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Handicapping Corner

25 JUN 2022

Handicap Index Myths


Golf is a unique game in that anyone can compete with anyone else, regardless of skill level. This is thanks to handicapping, which levels the playing field and enables golfers of all abilities to compete on a fair basis.

No matter your skill level, if you have a Handicap Index, you can compete with another golfer in a fair competition, in any format, on any course, anywhere in the world.

Below are few handicap-index misconceptions and some explanations we hope clear things up.



Myth #1: Handicap Index is your average score

Many golfers hear someone is a 2 handicap and assume that golfer should shoot two over par every time they tee it up. 

A Handicap Index is a numerical value that represents a golfer’s demonstrated ability not a golfer’s average score and instead how a golfer can perform on a golf course.


Myth #2: Shoot your handicap every game

Handicap Index does not represent your expected score every time you play. It reflects demonstrated ability, not average ability. It can be frustrating not to play to your potential — but that’s golf.

It is expected that in any given round, you are going to shoot two, four, five strokes higher than your Handicap Index and it could be higher than that if you just have a poor day. Golfers vary from a standpoint of consistency. But generally, one in every four to five rounds you will play to your handicap.


Myth #3: Handicap Index counts all your scores

Handicap Index is calculated by averaging the best eight Score Differentials out of your most recent 20 scores.  Each time you tee it up, it is more likely than not that it will not affect your Handicap Index, unless it’s one of your eight best rounds.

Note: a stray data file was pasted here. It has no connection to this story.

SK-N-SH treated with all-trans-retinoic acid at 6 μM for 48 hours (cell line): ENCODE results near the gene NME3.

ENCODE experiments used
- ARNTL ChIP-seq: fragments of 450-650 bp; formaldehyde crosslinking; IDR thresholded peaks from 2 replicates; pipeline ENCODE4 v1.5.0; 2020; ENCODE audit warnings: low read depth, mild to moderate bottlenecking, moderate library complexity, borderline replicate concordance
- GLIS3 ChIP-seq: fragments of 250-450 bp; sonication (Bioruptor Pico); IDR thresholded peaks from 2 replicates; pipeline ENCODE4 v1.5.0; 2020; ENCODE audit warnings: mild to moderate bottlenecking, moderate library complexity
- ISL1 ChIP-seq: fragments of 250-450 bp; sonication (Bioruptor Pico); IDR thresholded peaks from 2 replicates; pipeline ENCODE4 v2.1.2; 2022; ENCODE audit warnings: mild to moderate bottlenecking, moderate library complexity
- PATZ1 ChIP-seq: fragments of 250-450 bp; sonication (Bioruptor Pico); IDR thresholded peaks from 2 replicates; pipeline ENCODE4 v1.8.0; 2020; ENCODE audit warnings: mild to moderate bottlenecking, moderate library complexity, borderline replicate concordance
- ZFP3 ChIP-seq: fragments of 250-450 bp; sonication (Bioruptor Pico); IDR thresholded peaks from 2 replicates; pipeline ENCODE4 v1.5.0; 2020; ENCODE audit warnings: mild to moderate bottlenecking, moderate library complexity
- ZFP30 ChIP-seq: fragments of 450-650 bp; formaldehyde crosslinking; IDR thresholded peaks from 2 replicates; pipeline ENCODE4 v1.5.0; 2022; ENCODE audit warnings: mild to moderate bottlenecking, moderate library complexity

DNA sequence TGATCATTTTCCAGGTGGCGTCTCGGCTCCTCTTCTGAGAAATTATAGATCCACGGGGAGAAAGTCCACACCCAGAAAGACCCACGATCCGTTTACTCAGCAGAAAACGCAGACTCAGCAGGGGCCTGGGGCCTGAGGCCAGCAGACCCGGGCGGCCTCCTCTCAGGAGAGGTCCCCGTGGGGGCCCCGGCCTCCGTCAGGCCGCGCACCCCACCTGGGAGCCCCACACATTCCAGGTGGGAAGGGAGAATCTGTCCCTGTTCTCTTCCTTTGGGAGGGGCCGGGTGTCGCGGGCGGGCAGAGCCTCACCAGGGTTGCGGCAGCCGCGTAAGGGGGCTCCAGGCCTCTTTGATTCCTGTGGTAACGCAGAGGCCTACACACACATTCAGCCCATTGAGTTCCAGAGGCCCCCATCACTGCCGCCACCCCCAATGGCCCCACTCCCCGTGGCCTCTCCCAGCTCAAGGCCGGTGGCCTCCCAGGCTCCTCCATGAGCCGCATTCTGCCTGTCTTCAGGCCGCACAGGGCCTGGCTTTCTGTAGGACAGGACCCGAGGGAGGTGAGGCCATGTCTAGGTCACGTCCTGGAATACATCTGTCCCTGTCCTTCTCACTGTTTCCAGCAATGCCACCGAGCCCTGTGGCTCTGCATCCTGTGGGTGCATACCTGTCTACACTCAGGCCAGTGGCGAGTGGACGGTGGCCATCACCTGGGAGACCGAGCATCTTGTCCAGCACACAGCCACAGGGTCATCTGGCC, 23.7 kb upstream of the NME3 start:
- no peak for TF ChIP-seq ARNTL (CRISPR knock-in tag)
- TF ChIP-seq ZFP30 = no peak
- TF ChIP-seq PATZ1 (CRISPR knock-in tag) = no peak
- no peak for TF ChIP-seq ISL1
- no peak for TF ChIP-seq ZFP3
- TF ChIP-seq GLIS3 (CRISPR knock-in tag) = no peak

Myth #4: All scores are created equal

Score differential is a key ingredient in Handicap Index calculation.

A Score Differential measures the performance of a round in relation to the relative difficulty of the course that was played, measured by the course rating and slope rating.  The result of the daily playing conditions calculation is also included in the Score Differential calculation, which may provide an adjustment if course and/or weather conditions significantly impacted scores on that day.

The score differential formula is as follows: (113 / Slope Rating) x (Adjusted Gross Score – Course Rating – PCC adjustment).

A pair of 78s from two different courses could count in different ways for handicap purposes. This is because Score Differential is used to calculate your handicap, and not raw scores in relation to par.

Shooting an 82 on a difficult course may be a much more impressive performance than a 78 on an easier course.

Please contact your handicap committee members if you have questions, need clarification, or have suggestions.

2022 Handicap Committee Members:

Nancy Cloutier -

Gail Deitz -

Steven Sotnick -

Amarjit Singh Tathgur -

Trevor Ellis -

Michael Walsh -

Brian Gore -



Brian Gore, Handicap Committee Chair